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No Match Letters

Here is an article I wrote for my reporting class (Jour 3121) on "no match" letters. It's a little dated, but the issue is still a hot topic.


The idea for this story came after I attended the Civil Rights Commission's monthly meeting in early October. There was a lot of bureaucratic/logistical actions taken for the first thirty minutes or so until one of the commissioners raised a very newsworthy item about no match letters in San Francisco. Mr. Higinbotham did an excellent job of selling the importance of the issue. After the meeting, I went up and talked to the commissioner and received copies of articles and charts he brought with him. Luckily, he was very cooperative and started talking to me about his experience running restaurants and the whole employer/employee relationship. He really gave me some perspective on the employer's side of the issue. My talk with the commissioner jump started my reporting and I started doing some Web research. I found the Homeland Security homepage where I found a lengthy transcript of a press conference with Michael Chertoff concerning no match letters. I pulled most of my background info from this Web site. I also contacted Katherine Fennelly by searching experts.umn.edu. Professor Fennelly shared a couple of anecdotes about people she knew who were directly affected by no match letters, and she provided a lot of reasons why the system is not completely effective. Professor Fennelly was also very cooperative in sharing her knowledge. I discovered that asking nicely and explaining my purpose (I know this sounds very obvious) helped my sources to open up. There is always a chance they'll say no, but I think getting over the fear of rejection (sounds corny) is vital for news reporting. Once I started making the calls, going to meetings, and doing some research, I found the reporting process very interesting and fun; it's not something I do on a regular basis. Writing for print is not my forte but I definitely enjoyed the process of discovery.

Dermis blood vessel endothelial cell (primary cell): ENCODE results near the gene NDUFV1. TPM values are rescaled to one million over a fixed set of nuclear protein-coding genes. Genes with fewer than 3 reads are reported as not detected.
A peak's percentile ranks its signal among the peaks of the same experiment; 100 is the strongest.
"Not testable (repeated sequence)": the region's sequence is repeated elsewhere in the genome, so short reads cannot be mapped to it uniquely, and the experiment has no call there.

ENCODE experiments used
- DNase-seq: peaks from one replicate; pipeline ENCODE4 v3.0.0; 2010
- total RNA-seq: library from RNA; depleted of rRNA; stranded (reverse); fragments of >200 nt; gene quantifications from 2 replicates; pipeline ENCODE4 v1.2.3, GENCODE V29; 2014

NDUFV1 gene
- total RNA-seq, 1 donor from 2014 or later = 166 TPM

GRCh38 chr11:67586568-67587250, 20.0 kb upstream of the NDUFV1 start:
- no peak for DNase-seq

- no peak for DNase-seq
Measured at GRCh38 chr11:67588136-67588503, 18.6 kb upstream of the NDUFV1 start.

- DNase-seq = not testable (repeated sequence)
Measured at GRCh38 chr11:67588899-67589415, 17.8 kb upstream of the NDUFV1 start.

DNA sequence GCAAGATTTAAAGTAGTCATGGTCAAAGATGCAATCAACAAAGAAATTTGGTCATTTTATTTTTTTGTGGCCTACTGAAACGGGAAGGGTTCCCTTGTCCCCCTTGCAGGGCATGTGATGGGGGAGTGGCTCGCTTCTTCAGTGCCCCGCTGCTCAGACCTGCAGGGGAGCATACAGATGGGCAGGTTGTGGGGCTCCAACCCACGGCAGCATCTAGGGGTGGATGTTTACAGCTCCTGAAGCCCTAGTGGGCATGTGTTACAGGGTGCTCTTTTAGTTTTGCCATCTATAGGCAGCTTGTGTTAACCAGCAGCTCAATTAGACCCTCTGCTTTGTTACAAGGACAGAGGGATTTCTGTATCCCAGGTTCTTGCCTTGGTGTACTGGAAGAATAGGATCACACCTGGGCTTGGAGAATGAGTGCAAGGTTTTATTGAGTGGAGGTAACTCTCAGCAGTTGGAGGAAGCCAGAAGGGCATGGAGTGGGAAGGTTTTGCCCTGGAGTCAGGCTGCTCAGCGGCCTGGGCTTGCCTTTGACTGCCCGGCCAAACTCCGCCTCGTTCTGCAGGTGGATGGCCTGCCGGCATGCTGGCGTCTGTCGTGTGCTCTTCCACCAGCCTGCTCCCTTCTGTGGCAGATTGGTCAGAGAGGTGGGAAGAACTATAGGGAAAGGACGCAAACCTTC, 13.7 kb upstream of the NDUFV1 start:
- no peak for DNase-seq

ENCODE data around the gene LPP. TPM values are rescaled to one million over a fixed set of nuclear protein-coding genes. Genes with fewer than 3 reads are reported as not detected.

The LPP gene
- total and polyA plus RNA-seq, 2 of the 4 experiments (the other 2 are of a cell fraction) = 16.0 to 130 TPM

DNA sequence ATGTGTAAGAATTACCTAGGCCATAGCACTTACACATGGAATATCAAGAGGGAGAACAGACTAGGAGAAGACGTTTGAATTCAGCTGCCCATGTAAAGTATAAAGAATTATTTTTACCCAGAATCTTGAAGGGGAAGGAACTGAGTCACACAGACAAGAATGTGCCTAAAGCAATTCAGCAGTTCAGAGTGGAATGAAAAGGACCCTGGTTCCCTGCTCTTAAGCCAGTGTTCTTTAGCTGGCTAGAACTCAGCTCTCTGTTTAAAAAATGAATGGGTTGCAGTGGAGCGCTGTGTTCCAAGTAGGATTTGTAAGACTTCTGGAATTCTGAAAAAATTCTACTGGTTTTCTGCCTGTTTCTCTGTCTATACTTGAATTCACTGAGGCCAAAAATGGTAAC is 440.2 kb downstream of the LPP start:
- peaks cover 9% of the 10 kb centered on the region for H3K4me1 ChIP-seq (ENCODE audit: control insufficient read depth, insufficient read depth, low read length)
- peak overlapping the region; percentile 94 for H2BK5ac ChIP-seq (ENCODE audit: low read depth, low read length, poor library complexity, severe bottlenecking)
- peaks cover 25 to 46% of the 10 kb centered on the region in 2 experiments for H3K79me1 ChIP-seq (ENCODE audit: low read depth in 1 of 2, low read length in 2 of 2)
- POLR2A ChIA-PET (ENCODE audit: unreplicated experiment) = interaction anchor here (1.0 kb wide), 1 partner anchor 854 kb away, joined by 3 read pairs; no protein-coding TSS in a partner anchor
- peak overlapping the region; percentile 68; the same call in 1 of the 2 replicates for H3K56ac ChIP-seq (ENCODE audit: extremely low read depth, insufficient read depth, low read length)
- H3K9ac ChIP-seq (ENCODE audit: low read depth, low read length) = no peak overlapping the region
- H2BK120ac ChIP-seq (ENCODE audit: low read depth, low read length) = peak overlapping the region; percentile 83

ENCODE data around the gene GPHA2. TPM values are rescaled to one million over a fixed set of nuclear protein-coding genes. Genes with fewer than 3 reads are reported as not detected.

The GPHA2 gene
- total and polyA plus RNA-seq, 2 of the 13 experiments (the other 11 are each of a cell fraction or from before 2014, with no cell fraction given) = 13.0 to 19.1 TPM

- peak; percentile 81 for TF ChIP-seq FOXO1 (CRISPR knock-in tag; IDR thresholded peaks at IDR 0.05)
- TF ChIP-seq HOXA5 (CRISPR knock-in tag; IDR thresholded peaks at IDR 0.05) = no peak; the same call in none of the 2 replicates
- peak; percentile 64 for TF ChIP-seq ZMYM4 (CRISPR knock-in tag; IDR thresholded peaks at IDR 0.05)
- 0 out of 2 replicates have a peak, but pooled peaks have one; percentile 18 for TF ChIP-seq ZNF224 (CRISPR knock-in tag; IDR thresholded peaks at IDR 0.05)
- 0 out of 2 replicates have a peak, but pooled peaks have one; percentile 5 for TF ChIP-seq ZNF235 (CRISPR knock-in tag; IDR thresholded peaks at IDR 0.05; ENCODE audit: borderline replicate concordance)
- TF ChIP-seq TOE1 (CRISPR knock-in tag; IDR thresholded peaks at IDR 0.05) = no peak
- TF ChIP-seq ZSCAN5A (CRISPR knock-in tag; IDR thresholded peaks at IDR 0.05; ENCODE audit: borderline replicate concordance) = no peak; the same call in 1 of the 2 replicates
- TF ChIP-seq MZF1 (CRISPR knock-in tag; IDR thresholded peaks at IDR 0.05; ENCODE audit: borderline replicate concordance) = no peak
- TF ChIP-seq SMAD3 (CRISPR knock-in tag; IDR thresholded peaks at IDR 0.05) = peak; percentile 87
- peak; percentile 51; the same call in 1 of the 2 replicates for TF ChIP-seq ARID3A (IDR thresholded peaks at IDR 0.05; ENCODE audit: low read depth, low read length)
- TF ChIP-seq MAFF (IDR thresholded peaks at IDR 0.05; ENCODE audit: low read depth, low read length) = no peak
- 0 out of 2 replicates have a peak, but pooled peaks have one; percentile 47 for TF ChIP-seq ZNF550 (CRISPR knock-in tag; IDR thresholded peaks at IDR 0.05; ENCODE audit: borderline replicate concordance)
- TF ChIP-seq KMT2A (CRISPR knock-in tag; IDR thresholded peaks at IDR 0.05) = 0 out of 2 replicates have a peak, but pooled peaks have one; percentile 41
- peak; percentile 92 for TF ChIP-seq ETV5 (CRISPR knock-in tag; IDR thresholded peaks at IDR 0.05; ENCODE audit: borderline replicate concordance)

Minneapolis officials have raised concerns about how to deal with the Bush administration’s plan to crack down on the hiring of illegal immigrants.
That plan hit a snag last Wednesday when a federal judge in San Francisco stopped it from taking effect there.
U.S. District Judge Charles Breyer said he blocked the plan because of its potential to harm innocent workers and employers.
The plan, introduced in August by Secretary of Homeland Security Michael Chertoff, involves sending “no match? letters to thousands of employers whose workers’ names and Social Security numbers do not match government records.
Employers are required to fire these employees within 90 days of receiving their letter or face stiff penalties.
Commissioner Arthur Higinbotham of the Minneapolis Civil Rights Commission raised the issue of “no match? letters at their monthly meeting Tuesday.
As a former restaurant owner, Higinbotham says he understands the concerns businesses have about firing workers.
“The role of the commission should be to distribute the rules and regulations so employers and employees are not intimidated,? Higinbotham said.
The new policy has faced criticism because of problems with exact matches.
“Incidents of error in no match letters are extremely high,? said Katherine Fennelly, immigration and public policy professor at the University of Minnesota.
Fennelly said names on records can be misspelled and change altogether after marriage.
The best way to end undocumented labor is to issue visas for low-skilled workers, Fennelly said.